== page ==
Is your website pulling its weight? As an essential element of your marketing efforts, your site needs to attract prospects, and keep them around long enough to see what you offer. Ideally, the site would give them a reason to return, and to share their email address with you too.
Let’s look at the steps you can take right now to improve the copy on your website.
Be sure you know what the goal of your site is, as well as the aim for each section or page.
“Wait a minute,” you’re thinking, “Isn’t it obvious what the goal of my site is? To get more business!” Sorry, but you need to be more precise. Are you trying to generate leads, create awareness of your company and its products and services, build relationships, or actually sell from the site? Make sure you understand the purpose of your site over all, as well as each page or section. Try to look at your site with the fresh eyes of a stranger, and not as someone with a vested interest.
Determine whether your copy is customer-centric.
Is your copy geared toward your needs or the needs of your clients and prospects? Make sure your site is not focused on “ME ME ME,” but instead speaks to “YOU YOU YOU.”
Check for grammatical and spelling errors, as well as random capitalization.
Some people (like me, I confess) will indeed judge your professionalism if they see its and it’s used incorrectly, or random words awarded an initial cap, or other errors. If you’re unsure of the rules of modern grammar, or if your spelling is a bit shaky, hire a copy editor or proofreader.
Link to your social media accounts.
Don’t hide your presence on LinkedIn, Facebook, Twitter, Pinterest, Google+ and other social media platforms. Be sure to include links to all your social media accounts. (Wait a minute: You’re not using social media? Let’s talk!)
Always be clear.
Because people often skim websites and don’t read word for word, be sure your copy is crystal clear. Don’t use a big word when a small one will suffice do. While you’re working on being clear, be sure you’re not offering way too much information. Remember that most visitors don’t want to read reams of facts and figures. Keep your story short and sweet; leave them wanting more.
Share your story.
Sure, we’re in business, but we relate to each other as human beings first. Use your site to convey a sense of what your company is all about, as well as your passion for solving customer problems. Numbers and data are not enough. We think we act rationally, but most humans are swayed by emotion, so be sure to incorporate emotion into your story.
Use visuals and multimedia.
We live in the age of visual communication. Think about adding images to your site that attract people and tell your story. Audio and video can help you achieve this goal too.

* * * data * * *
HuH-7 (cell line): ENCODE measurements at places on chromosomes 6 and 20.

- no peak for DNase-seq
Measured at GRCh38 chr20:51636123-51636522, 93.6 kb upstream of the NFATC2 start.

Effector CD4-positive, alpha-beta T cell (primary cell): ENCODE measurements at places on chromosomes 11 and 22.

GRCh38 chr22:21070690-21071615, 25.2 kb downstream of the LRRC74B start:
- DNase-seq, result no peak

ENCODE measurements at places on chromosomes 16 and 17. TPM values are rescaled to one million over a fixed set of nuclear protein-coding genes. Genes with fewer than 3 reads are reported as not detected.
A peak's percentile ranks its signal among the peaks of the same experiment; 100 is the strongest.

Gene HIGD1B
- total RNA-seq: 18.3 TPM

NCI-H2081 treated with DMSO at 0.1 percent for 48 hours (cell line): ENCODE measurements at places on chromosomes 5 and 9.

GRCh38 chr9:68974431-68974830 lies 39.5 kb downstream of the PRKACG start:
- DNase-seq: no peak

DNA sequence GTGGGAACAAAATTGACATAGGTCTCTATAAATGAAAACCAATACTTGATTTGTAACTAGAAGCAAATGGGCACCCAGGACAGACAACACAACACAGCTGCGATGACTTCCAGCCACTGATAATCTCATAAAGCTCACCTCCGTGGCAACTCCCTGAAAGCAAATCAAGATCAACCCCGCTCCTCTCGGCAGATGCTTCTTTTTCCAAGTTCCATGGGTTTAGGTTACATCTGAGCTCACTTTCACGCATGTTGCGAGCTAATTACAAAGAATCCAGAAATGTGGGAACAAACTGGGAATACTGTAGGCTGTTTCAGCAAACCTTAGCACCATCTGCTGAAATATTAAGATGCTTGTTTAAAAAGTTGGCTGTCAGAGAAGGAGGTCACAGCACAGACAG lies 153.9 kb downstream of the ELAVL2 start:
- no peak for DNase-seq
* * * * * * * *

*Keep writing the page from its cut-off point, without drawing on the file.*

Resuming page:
Be sure your copy is fresh and inviting, not boring and out of date.
If your last “news” was posted in 2012, your site is out of date. Stale information doesn’t make you look professional, and search engines disfavour infrequently updated sites. By adding a blog to your site, you can keep the search engines and your prospects and customers happy. In fact, a frequently updated blog is one of the best ways to boost your rankings. Don’t worry: maintaining a blog doesn’t need to be an onerous task. Write posts about the topics your audience cares about. Include tips, frequently asked questions, links to relevant news items, product offerings, advice on how to use your products and services, plus curated links to content by others. Oh, and be sure to fix any dead links that might be lurking around your site.
Write your copy for both humans and search engines.
A website written just for search engines is unlikely to be very interesting to real people. Write for humans, but do keep search engine optimization (SEO) in mind. Be sure you know what your keywords are, and use them in a way that doe not violate Google’s rules, lest you taint your rankings in its search engine.
Add a clear, strong call to action.
What do you want visitors to do when they visit your site? Check out your latest products? Subscribe to your newsletter? Watch your how-to videos? Buy your book?
Be sure you have clear calls to action, and make it easy for people to follow through. For example, if your call to action is to subscribe to your fascinating and useful e-newsletter, don’t ask for too much information; stick to first and last name and email address. I don’t want to offer my mother’s maiden name to get your news!
Want to learn more about content marketing? Check out my workshop: Get known, get remembered and get business with content marketing, in Toronto on April 1, 2016.